Say what?

"Yes, I know that they share the same website, but in fact the Apple Online Store and the Apple Retail Stores are entirely separate divisions. I cant help you out with your reservation problem because that is operated by the Apple Retail Store."

Uh- huh. So, I accessed the reservation system through the Apple website, but you are telling me that the Apple website has two, completely self-contained retail channels? And that your Apple Online Store right hand is unable to assist with my problem because it relates to your Apple Retail Store left hand?

"That’s correct, Sir. You will have to visit the Apple Retail Store to resolve this problem".

Hrmph.

The Apple Retail Store

By the time I arrive at the Apple Retail Store, I am somewhat bemused. I have encountered two customer-unfriendly issues seemingly at odds with the Apple "It Just Works" branding. But surely my friendly blue-shirted genius can sort out the problem.

"Ah, well Sir, I understand you must be disappointed. We have a lot of disappointed customers here!"

Not a great start. To give my Genius the benefit of the doubt, I think he meant to say that he has a lot of customers disappointed to miss out on those excellent Apple products.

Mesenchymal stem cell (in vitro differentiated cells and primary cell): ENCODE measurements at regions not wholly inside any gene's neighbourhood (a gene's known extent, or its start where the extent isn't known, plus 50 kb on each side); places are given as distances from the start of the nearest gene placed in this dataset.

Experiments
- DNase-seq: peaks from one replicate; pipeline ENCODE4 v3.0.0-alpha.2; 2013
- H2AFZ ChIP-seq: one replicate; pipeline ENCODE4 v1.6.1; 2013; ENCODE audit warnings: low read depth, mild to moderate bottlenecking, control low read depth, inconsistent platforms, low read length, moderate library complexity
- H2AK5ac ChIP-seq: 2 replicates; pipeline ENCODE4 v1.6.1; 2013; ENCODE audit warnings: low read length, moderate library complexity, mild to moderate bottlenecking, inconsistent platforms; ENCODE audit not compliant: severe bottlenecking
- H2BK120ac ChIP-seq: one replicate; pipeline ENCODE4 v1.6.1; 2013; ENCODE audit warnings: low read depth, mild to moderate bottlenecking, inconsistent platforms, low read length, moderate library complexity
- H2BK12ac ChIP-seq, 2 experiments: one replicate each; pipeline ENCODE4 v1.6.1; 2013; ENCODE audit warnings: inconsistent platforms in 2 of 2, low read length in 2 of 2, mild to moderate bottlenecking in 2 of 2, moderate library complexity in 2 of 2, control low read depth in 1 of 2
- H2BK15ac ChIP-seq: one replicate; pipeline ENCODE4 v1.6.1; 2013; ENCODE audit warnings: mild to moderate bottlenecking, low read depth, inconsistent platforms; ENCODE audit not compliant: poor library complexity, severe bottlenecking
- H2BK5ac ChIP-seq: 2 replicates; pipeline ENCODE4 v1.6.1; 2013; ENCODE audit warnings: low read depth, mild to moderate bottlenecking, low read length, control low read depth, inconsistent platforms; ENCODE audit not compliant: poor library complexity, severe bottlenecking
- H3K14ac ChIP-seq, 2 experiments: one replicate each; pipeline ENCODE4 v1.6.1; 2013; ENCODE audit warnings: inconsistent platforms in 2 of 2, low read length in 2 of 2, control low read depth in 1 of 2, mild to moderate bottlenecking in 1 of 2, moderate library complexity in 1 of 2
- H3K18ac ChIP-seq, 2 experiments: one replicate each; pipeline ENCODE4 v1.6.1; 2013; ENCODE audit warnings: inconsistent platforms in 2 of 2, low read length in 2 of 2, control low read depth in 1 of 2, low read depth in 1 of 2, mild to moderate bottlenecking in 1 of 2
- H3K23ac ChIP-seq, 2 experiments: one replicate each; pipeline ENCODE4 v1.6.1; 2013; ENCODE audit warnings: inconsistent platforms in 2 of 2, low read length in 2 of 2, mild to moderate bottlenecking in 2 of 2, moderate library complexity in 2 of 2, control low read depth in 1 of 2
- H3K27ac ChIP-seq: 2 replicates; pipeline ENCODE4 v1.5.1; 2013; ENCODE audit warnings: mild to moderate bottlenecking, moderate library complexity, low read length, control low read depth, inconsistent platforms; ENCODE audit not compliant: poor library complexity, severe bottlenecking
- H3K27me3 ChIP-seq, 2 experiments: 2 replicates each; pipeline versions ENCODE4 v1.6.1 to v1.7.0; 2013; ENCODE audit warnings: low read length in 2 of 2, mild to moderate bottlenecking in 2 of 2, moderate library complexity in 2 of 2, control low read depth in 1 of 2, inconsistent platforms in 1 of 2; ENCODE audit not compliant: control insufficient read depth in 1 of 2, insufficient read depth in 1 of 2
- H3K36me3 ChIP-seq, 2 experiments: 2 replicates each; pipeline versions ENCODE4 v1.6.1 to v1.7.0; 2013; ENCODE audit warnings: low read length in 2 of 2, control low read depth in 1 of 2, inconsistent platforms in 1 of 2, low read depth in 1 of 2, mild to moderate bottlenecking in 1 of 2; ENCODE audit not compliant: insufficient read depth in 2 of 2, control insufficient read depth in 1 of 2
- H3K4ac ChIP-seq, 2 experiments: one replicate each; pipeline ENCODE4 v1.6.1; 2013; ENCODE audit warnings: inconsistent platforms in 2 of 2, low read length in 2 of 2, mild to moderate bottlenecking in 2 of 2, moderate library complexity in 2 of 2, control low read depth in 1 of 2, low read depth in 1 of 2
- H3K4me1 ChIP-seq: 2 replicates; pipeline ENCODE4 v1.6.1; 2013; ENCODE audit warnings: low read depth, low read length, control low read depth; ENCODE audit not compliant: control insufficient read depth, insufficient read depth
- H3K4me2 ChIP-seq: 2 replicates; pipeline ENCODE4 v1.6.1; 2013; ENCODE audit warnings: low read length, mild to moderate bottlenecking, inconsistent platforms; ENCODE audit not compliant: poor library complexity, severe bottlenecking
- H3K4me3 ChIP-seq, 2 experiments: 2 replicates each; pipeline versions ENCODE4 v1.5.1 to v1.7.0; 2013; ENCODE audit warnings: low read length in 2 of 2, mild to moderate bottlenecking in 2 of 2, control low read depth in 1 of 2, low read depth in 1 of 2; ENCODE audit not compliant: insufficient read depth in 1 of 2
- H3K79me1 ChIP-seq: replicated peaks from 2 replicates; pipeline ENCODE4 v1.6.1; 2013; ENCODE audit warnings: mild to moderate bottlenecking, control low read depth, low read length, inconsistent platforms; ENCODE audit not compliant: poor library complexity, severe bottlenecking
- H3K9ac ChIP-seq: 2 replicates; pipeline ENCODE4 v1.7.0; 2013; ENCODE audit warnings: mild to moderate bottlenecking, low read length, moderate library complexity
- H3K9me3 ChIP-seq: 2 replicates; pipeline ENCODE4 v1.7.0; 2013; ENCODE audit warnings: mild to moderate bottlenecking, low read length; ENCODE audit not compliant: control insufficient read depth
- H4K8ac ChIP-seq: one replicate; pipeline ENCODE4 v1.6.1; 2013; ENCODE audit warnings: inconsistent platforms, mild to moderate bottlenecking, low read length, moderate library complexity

"You see, the SMS you received does not mean that we have a device reserved for you. It simply authenticates that you have a HK phone number. You still have to compete with the other thousands of people who are all logging on simultaneously to reserve our wonderful new iPad Air. You have missed out this time, but you can log on at midnight on 1 November and try your luck on the Apple Online Store!"

Excuse me? I received a text message which told me that I had a "reservation code" (Apple’s message). Are you telling me you sent out more "reservation codes" than Apple had devices to sell?

"Yes Sir. That reservation code is just one of the many steps you need to take in order to reserve our magical new iPad Air. You also need to select your device and pay for it before other customers make their selections. It’s just the way our system works. I know you are disappointed, but so are a lot of other customers!".

But that’s ridiculous. There was a one device limit for each reservation. Why would Apple send more "reservation codes" than it had devices? Surely, a person receiving a reservation code can have a reasonable expectation that (s)he will be able to reserve a device, even if it was not in a preferred configuration?

"Oh no, Sir. You don’t understand our process. Let me explain again…etc etc "

Low Hanging Fruit